The Windsor range chairs all have stick backs. These sticks are round. If you find a chair from that era with squared or oval sticks, they are most likely not Ercol furniture. Ercol furniture from that range that isn’t a solid seat usually had webbing for support.
[PIN id="307933693276006881" description="hide" size="large"] [/PIN]
What wood is Ercol furniture made from?
The final way to help identify an Ercol is by wood type. Pieces from the Windsor range are made from one of two types of wood, elm or beech. Generally, elm was used for solid seat designs, and beech was used for all other furniture types.
Recently, Ercol uses timber which is sourced from around the world. The wood the company works primarily with hardwoods. Ash, elm, beech, oak, and walnut are used depending on which timber fits each design best.
What finish is used on Ercol furniture?
In order to protect Ercol furniture, each piece is coated with a layer of lacquer. This protects against normal daily use and also allows the timber’s natural beauty to be present. Ercol’s oak furniture is generally finished in a clear matt lacquer. Some ranges, usually ash, also have the option for stain finishes. These finishes range from clear to dark.
Is Ercol furniture good quality?
Throughout its years, Ercol has been dedicated to providing beautiful, quality furniture to its customers. They have won numerous awards to prove that they are constantly working towards achieving that goal. Lucian Ercolani has received the Design Guild Mark award for five of his pieces from the Windsor range. Two additional Design Studio members have received this award, and the most recent recipient was in 2016.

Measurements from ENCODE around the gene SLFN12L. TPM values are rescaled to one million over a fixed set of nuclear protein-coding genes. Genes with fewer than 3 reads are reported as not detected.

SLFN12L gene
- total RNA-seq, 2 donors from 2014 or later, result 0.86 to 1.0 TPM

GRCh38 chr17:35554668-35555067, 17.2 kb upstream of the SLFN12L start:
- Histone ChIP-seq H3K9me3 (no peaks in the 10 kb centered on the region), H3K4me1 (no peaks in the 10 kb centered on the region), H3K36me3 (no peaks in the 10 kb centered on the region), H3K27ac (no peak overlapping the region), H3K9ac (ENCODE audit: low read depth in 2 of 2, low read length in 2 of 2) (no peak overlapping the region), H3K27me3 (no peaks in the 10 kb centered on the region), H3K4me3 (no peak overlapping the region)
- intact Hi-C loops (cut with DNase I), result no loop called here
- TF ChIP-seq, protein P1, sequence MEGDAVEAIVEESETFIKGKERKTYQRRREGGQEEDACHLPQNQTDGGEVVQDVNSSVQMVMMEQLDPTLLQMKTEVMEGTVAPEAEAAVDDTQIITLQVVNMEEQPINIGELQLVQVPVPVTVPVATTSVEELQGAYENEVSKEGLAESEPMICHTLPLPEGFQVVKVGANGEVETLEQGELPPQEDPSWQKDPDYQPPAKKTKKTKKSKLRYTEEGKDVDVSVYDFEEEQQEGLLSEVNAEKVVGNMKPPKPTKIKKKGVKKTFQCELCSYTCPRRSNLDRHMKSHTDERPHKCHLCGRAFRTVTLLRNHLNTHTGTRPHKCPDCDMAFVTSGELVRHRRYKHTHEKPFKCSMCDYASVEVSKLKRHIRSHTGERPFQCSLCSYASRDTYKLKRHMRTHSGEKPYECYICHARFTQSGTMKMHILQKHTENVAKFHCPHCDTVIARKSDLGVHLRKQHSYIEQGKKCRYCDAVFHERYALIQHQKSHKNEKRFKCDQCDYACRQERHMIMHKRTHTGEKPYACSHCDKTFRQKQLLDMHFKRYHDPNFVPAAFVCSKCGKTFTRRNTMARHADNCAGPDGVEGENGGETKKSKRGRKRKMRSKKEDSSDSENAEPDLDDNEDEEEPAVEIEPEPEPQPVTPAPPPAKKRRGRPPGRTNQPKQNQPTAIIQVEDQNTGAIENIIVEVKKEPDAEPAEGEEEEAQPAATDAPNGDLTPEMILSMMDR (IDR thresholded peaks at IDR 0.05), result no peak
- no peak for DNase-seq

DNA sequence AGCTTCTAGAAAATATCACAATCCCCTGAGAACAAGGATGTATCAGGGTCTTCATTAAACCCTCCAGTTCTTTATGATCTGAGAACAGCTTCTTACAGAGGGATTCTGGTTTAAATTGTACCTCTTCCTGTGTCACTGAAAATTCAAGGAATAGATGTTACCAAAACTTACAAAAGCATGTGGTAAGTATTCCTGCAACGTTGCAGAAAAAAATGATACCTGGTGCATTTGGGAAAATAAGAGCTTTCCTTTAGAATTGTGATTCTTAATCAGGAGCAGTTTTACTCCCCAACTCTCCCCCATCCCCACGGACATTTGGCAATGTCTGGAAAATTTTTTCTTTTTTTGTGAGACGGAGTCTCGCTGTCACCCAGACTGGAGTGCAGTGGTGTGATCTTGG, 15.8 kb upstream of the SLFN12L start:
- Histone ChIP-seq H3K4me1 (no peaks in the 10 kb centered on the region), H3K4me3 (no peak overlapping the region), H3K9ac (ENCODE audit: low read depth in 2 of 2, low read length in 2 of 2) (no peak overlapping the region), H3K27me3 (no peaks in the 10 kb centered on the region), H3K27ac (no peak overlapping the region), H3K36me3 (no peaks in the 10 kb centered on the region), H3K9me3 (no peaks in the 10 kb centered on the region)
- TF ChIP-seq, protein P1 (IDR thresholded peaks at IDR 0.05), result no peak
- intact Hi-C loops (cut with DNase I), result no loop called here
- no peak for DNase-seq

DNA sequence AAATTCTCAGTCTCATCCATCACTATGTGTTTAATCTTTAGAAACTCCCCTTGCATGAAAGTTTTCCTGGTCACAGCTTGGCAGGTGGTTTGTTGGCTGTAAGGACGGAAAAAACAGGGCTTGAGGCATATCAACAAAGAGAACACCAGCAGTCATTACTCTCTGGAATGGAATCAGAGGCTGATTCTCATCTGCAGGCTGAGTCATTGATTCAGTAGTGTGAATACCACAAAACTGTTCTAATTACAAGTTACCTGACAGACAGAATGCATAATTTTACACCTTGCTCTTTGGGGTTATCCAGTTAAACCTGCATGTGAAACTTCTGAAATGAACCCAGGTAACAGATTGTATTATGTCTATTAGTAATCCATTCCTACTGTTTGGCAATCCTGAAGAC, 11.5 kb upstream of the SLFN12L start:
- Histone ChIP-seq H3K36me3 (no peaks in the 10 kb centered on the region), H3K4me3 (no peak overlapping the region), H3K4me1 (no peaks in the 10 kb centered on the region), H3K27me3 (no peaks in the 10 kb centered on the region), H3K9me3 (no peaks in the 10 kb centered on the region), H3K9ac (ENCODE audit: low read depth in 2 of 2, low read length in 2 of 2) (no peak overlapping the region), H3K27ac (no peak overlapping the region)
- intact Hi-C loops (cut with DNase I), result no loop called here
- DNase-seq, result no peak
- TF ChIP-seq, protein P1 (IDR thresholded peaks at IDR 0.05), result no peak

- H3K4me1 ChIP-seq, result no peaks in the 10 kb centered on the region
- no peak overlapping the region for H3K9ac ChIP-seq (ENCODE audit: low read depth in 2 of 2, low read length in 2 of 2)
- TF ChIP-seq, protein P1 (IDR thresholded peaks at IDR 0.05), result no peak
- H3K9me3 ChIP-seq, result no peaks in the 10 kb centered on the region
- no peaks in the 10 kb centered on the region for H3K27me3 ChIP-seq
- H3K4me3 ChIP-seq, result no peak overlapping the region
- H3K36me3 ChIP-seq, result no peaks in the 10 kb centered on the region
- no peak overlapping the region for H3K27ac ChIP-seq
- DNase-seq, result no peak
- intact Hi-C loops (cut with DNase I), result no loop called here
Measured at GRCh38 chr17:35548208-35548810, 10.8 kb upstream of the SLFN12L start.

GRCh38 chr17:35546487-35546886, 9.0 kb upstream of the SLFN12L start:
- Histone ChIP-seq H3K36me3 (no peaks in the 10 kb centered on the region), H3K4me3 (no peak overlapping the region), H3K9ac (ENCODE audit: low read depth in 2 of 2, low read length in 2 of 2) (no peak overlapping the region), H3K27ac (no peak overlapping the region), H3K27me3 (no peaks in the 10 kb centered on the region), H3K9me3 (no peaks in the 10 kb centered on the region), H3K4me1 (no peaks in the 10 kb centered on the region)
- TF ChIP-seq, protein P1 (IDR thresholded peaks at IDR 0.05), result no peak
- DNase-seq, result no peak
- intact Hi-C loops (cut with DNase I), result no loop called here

Ercol has also received the Manufacturing Guild Mark, an award that only 50 companies can hold at one time. In 2013 they received Best in Furniture at the International Contemporary Furniture Fair in New York. Their final award is for their Von Collection in the Public, Leisure, or Office Furniture category during the FX Awards.
Not only are Ercol’s designs beautiful, but the pieces are built to last. Ercol aims to make furniture only out of high-quality timbers. Each piece is designed to last and should provide years of use before it needs to be replaced. On top of choosing good wood, Ercol also ensures its fabric is up to the test. The fabrics used on Ercol are chosen because they are durable. Reupholster certain furniture pieces, still today, with new cushions.
Does Ercol still make furniture?
If you’re looking for newer pieces by Ercol, you’re in luck! The company just celebrated 100 years of Ercol furniture in 2020. To commemorate the big event, Ercol has rereleased a select number of pieces from their Originals line. These pieces are inspired by Ercolani’s original Windsor range and will sport the centenary logo.
Ercol furniture hasn’t lost its popularity throughout the years. When purchasing Ercol, it’s important to look for those tell-tale signs before you buy. Checking for maker’s marks, building material, and Ercol design styles will help ensure you have an authentic piece.
You might also be interested in reading the following: